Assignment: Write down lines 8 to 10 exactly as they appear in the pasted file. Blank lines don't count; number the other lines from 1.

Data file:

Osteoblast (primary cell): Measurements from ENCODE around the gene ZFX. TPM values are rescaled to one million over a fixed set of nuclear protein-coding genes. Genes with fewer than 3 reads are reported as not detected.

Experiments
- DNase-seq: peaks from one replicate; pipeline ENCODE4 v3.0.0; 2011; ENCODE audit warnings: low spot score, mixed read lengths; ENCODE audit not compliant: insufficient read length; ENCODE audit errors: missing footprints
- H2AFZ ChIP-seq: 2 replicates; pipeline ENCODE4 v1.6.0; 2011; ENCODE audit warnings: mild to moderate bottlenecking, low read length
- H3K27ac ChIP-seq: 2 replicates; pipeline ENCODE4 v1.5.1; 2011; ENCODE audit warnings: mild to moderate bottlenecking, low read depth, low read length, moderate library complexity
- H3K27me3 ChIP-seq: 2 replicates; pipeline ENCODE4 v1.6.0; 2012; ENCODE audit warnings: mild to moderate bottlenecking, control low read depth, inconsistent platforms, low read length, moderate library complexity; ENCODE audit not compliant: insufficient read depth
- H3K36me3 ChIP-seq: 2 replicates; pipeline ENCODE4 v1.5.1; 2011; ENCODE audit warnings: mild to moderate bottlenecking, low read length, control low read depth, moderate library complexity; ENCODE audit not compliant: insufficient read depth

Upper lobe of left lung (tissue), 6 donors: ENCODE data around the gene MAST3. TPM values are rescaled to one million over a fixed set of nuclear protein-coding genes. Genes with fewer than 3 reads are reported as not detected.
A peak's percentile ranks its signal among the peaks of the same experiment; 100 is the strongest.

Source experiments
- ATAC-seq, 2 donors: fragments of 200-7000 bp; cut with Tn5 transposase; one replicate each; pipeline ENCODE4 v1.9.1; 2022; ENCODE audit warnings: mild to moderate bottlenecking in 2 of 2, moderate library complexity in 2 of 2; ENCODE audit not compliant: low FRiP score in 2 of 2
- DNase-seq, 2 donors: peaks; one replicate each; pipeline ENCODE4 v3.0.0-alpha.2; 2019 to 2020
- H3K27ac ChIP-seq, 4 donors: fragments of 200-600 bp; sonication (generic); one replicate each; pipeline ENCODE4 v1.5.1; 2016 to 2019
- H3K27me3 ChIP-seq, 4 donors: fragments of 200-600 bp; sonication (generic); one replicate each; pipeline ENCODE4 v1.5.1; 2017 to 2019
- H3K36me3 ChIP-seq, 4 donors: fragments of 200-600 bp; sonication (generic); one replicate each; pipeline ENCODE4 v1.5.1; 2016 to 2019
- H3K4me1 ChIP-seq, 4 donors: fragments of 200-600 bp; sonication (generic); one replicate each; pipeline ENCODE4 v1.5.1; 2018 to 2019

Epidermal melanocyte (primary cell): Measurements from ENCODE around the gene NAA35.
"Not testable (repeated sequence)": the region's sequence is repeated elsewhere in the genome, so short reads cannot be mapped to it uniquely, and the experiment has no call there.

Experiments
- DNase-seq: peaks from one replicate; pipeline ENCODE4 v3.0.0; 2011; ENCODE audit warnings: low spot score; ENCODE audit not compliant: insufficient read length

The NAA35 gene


Upper lobe of left lung (tissue), 6 donors: ENCODE data around the gene MAST3. TPM values are rescaled to one million over a fixed set of nuclear protein-coding genes. Genes with fewer than 3 reads are reported as not detected.
A peak's percentile ranks its signal among the peaks of the same experiment; 100 is the strongest.

Source experiments